Worried that Elephant’s Breath has become just a touch too ubiquitous? Fear not: interiors brand Farrow & Ball has launched nine new paint shades, their first new colours to arrive since 2016.
The nine covetable launches range from a nostalgic soft off white named School House White to statement-making hues like Rangwali, a vibrant pink inspired by the tradition of throwing paint during the Holi festival, and Bancha, a more modern twist on olive green, with the darkest shade being the Georgian inspired red-black Paean Black.
Of the new shades, though, we predict that Sulking Room Pink will soon become a fixture on your favourite interiors-themed Instagram accounts. Think of it as millennial pink with an edge: according to the brand, the colour is ‘not to be seen as overtly pink, but rather a muted rose with enormous warmth,’ while its ‘powdery feel makes it incredibly soft and easy to use with complementary tones.’ Its unusual name nods to pink’s prominence as a colour used in the boudoir, a room that takes its name from the French verb ‘bouder,’ to sulk.
See the new Farrow & Ball paint shades in full in the gallery below...
School House White
They say: 'Pared back, timeless and familiar without the cool undertones of the more contemporary neutral groups, this soft off white is reminiscent of the colour used in old school houses'
They say: 'This enduring colour is a dark green version of Farrow & Ball classic Pigeon, hence being named after the green variety of the same species'
They say: 'Though muted, it is incredibly uplifting and reminds us of lazy days by the sea – hence sharing its name with the bus that whisks New Yorkers out of the hot city to the similarly coloured sandy beaches of the Hamptons'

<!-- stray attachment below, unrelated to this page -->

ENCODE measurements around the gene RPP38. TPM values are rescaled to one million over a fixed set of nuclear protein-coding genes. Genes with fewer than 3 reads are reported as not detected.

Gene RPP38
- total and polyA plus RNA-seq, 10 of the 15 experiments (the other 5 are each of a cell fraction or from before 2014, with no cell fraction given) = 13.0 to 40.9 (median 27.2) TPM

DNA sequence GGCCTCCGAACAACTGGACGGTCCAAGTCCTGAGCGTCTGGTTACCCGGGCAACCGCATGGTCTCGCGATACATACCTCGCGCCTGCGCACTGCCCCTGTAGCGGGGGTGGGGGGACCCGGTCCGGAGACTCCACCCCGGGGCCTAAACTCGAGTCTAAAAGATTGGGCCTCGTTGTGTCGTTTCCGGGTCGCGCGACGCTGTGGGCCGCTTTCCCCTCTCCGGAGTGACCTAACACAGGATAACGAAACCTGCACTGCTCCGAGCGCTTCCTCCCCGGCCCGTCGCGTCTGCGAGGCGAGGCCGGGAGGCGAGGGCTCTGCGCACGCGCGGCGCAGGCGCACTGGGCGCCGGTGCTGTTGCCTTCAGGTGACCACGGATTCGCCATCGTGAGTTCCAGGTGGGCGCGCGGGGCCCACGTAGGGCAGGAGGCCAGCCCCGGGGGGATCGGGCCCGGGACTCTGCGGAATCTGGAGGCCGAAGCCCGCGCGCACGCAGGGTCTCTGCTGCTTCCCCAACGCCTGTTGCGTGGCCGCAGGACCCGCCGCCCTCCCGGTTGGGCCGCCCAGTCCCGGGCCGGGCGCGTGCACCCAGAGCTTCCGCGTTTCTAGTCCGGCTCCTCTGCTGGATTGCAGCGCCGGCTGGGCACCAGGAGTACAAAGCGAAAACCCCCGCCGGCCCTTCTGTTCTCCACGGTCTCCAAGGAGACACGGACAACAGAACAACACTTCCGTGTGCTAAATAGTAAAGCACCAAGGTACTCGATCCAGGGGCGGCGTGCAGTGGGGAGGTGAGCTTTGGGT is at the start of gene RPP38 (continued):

They say: 'This Georgian inspired red based black creates an intimate feel in super contemporary of bohemian homes, while adding a distinguished look to traditional exteriors'
Sulking Room Pink
They say: 'Not to be seen as overtly pink, but rather a muted rose with enormous warmth, its powdery feel makes it incredibly soft and easy to use with complementary tones'
They say: 'This colour is exotic, happy and vital. The most adventurous of our pinks, Rangwali is incredibly friendly and takes its name from the powder which is thrown so enthusiastically during the Holi festival of colours in India'
They say: 'The deepest and richest of our reds, this Baroque colour is named in honour of our original trade name, Preference Paints'
They say: 'Its sober tone creates rooms that feel calm and serene – especially when combined with soft pinks and browns. Named after Japanese tea leaves, Bancha, like a cup of green tea, provides a feeling of security'
They say: 'The exact shade is rooted in a regency palette but is inspired by the cloth of everyday workwear made in the French city Nimes. Like denim, its blue hue is ultimately fashionable and yet always feels grounded'
‘Our new hues tend to fall into three very broad brackets,’ Farrow & Ball’s colour curator Joa Studholme told the Evening Standard’s Homes & Property. ‘The first is trend-led colours that feel relevant and will nourish the contemporary home. Jitney is a wonderful example of this, with brown-based tones that mark the move away from cooler greys.’
‘The second is existing shades that might need a very slight tweak for today’s market – Sulking Room Pink is an updated take on Smoked Trout, for example,’ she continued. ‘Finally, some of our most popular hues just beg to have lighter or darker accents, such as School House white which is the lightest colour in the contemporary neutral group.'
Farrow & Ball have traditionally retained a chart of just 132 colours, meaning that nine older shades – Clunch, Archive, Smoked Trout, Book Room Red, Yellow Cake, Ringwold Ground, Tunsgate Green, Drawing Room Blue and Black Blue – have been retired to make way for these new launches. If one of those is a favourite, though, you needn’t fear too much: the colours will still be available to buy through the brand’s archive collection.